Nowruz or Nowroz (Persian: نوروز) meaning ‘New Day’ is the traditional Iranian new year holiday celebrated by Iranian people and initiated in Ancient Iran. It is a major part of the Iranian peoples’ rich culture and one of the cornerstones of the eastern civilisations. The ancient Iranians marked the last ten days of the solar year in a solemn ceremony of mourning (Farvardgan) to signify the end of life. This was followed by the festival of Norouz that in contrast celebrated the rebirth of nature, signifying the rebirth of life and this was a great occasion for celebration and joy.
Today, the festival of Nowruz is celebrated in many countries that were territories of, or influenced by, the Persian Empire: Iran, kurdistan, Afghanistan, parts of the Middle East, as well as in the former Soviet republics of Tajikistan, Uzbekistan, Azerbaijan, Turkmenistan, Kazakhstan, and Kyrgyzstan.
It is also celebrated by the Zoroastrians as well by certain Iranic inhabitants in Pakistan’s Chitral region and the Iranian immigrants from Shiraz in Zanzibar.
In Turkey, it is called Nevruz in Turkish, Uyghurs who live in In Northwestern China called it as ” Noruz”, Sultan Nevruz in Albanian. In some remote communities located in parts of western Iran, the holiday is referred to as Nuroj, which literally means New Day in the Kurdish language.
It also called and spelled Norouz, Narooz, Nowruz, Nawruz, Newroz, Newruz, Nauruz, Nawroz, Noruz, Novruz, Nauroz, Navroz, Naw-Rúz, Nowroj, Navroj, Nevruz, Neyruz, Navruz, Navrez, Nooruz, Nauryz, Nowrouz, or Biram.
Nowruz or Nowroz marks the first day of spring and the beginning of the Iranian year. It is celebrated on the day of the astronomical vernal equinox (the start of spring in the northern hemisphere), which usually occurs on March 21 or the previous/following day depending on where it is observed.
As well as being a Zoroastrian holiday and having significance amongst the Zoroastrian ancestors of modern Iranian, it is also a holy day for Alawites, Alevis, Nizari Ismaili Muslims and adherents of the Bahai Faith.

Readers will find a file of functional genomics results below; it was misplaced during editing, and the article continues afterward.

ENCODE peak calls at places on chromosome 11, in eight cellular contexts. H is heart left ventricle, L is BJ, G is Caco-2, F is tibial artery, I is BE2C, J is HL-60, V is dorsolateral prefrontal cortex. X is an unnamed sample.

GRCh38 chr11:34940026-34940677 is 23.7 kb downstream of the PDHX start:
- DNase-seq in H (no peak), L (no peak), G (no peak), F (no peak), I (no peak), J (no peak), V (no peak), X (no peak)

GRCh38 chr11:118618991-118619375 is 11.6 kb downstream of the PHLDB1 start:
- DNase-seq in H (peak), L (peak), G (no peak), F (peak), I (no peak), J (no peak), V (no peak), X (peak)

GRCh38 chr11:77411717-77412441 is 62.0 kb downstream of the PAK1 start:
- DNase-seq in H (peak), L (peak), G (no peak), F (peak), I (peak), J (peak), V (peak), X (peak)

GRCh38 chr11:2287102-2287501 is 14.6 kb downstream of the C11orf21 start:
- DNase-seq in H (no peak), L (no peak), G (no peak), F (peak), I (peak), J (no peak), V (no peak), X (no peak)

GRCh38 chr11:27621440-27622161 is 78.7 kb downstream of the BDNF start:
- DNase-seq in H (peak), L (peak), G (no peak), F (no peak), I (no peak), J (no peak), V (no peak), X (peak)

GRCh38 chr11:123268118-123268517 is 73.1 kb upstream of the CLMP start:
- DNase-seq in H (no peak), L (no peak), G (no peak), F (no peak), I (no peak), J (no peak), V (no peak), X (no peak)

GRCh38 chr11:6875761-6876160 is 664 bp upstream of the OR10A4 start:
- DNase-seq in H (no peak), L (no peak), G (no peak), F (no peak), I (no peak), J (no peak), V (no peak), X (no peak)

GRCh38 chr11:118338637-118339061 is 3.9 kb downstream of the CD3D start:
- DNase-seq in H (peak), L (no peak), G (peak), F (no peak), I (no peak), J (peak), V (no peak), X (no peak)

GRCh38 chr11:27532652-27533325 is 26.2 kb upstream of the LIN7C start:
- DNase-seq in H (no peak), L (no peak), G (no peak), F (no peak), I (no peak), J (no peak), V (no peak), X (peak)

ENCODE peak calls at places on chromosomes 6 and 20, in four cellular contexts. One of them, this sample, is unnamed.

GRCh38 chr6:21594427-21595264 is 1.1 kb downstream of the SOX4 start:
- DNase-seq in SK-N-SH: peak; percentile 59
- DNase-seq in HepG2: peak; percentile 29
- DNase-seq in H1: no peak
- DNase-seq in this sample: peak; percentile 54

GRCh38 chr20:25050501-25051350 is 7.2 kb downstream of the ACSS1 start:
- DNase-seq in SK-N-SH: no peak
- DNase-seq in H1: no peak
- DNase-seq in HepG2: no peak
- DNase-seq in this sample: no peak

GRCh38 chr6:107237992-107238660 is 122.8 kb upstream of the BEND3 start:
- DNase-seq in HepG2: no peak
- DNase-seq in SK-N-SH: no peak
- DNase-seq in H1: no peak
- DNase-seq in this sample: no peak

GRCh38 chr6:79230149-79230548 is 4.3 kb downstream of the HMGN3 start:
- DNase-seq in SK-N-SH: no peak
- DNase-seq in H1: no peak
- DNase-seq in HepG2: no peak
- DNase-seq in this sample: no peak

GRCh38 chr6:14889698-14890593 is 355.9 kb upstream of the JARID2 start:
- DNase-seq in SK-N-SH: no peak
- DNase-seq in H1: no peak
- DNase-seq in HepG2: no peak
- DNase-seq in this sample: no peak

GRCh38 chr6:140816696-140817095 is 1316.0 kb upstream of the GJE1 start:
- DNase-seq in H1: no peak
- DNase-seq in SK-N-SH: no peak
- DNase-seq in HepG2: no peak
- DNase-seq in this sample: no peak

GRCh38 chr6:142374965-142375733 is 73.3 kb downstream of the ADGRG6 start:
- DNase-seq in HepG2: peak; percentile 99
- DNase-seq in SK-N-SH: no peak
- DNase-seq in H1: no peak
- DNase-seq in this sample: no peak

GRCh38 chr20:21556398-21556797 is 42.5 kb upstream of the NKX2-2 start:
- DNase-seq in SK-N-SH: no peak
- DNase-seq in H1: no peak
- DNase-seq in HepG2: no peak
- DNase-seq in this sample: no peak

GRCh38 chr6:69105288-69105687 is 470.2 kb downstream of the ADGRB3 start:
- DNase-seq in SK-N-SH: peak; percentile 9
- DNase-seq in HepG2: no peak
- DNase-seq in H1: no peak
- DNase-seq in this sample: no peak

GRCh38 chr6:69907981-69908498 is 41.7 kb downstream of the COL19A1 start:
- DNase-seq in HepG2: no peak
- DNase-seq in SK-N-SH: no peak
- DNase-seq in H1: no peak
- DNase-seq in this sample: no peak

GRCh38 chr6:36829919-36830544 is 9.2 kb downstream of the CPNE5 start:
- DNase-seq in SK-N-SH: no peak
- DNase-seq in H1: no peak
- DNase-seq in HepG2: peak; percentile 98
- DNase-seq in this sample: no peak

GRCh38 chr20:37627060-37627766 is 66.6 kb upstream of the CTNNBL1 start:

The term Nowruz or Nowroz first appeared in Persian records in the second century AD, but it was also an important day during the time of the Achaemenids (c. 648-330 BC), where kings from different nations under the Persian empire used to bring gifts to the emperor (Shahanshah) of Persia on Nowruz.
The Zoroastrians of ancient Persia celebrated the creation of life by offering their god, Ahura Mazda, seven trays filled with symbolic objects representing truth, justice, good thoughts, good deeds, virtue, prosperity, generosity and immortality.
One of the rock reliefs of the staircases in Persepolis depicts a procession of Median dignitaries on their way to the festival of Norouz, carrying ceremonial and symbolic offerings.
The first day on the Iranian calendar falls on the March equinox i.e. the exact moment when the earth has completed one revolution of the Sun, the first day of spring. At the time of the equinox, the sun is observed to be directly over the equator, and the north and south poles of the Earth lie along the solar terminator; sunlight is evenly divided between the north and south hemispheres.
Today, the Nowruz or Nowroz tradition is continued through the setting of a special table or spread with an arrangement of specific symbolic items, seven of which have names that start with the Persian letter Seen (s). These are:
Sabzeh: Wheat or lentils grown in a tray or dish prior to Norouz to represent rebirth.
Samanu: A sweet pudding made from wheat germ, symbolising affluence.
Senjed: The dried fruit of the oleaster tree which represents love.
Seer: (garlic in Persian) represents medicine.
Seeb: (apple in Persian) represents beauty and health.
Somaq: Sumac berries, which represent the colour of the sun rise.
Serkeh: (vinegar in Persian) represents age and patience.
Sonbol: (The hyacinth flower in Persian) with its strong fragrance heralding the coming of spring.
Sekkeh: (Coins in Persian) representative of wealth and prosperity.